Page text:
Digital disruption is a challenge to our industry but there are smart solutions that can be applied to individual buildings and across portfolios
We are now facing a new era for buildings in which we will have better places to work, live and interact. “Intelligent” buildings will be responsive to the needs of occupants and provide added security, enhanced energy conservation, communication capability, and environmental control. Materials and products will be more durable, better designed, easier to maintain and of higher quality, with more attention being paid to increased construction productivity and an expeditious building cycle.
As a result of digital disruption all asset classes, real estate requirements are changing. Space users and advanced technologies are transforming our industry as increasingly mobile employees and consumers are changing how they work, shop and live. Tech-enabled workspaces are fast becoming more desirable than the physical personal space and, as population levels increase, how we use and share space is a key consideration.
As smart buildings rapidly evolve, corporate owners and investors are looking beyond individual buildings and using smart technology to manage larger real estate portfolios
One challenge currently facing the industry is that buildings are fixed and difficult to quickly or cost-effectively adapt to cope with technological advancements. As a consequence, many occupiers are not motivated to change. However, there are a growing number of incentives compelling owners to adopt smart technologies. These new smart solutions help deliver greater efficiencies, reduce costs, improve operational performance, enhance the value of a property, and reduce risks from equipment failure.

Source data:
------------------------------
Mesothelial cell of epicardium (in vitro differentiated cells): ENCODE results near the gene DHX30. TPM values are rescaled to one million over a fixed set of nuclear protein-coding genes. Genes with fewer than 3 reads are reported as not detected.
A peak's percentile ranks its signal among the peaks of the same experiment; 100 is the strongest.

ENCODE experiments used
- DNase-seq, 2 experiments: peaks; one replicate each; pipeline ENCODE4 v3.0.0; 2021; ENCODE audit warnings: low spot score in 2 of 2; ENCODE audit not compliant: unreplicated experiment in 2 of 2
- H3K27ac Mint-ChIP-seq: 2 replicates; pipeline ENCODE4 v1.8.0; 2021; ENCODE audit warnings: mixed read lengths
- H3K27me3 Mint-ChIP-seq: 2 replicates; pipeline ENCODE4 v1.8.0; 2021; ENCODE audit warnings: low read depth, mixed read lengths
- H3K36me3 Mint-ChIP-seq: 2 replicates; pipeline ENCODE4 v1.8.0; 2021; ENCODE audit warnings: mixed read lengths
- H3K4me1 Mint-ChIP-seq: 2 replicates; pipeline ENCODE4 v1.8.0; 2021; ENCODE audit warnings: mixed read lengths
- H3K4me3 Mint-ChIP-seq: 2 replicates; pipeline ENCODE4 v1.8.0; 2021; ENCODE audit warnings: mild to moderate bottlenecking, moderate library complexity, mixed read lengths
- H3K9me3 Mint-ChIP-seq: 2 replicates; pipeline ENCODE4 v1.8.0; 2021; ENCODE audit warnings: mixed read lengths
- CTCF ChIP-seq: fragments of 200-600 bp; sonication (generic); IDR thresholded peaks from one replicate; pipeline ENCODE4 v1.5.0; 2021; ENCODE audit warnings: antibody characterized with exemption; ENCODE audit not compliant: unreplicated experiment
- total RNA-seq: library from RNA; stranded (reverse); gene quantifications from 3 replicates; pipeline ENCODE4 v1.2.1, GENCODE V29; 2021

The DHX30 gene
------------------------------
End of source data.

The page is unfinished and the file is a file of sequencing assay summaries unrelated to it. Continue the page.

As smart buildings rapidly evolve, corporate owners and investors are looking beyond individual buildings and using smart technology to manage larger real estate portfolios. Such connectivity is poised to take an even bigger step forward as major metros around the world develop their own master plans for creating “smart cities”. These urban environments promote connectivity among city-wide systems such as telecommunications, transportation and utilities to better manage core functions and drive their own efficiencies in today’s competitive global market.
With developments in technology comes the opportunity to design smart solutions to how we manage and share space. New business models are needed to accompany this shared economy, supported by a different mindset and fresh thinking. The key to surviving and thriving will be to adapt more quickly, developing a flexible approach that can withstand future volatility. As an industry, real estate must now do more to create value and drive operational excellence and growth.
Helen Gough is head of Building Consultancy, Project Management & Cost Management, JLL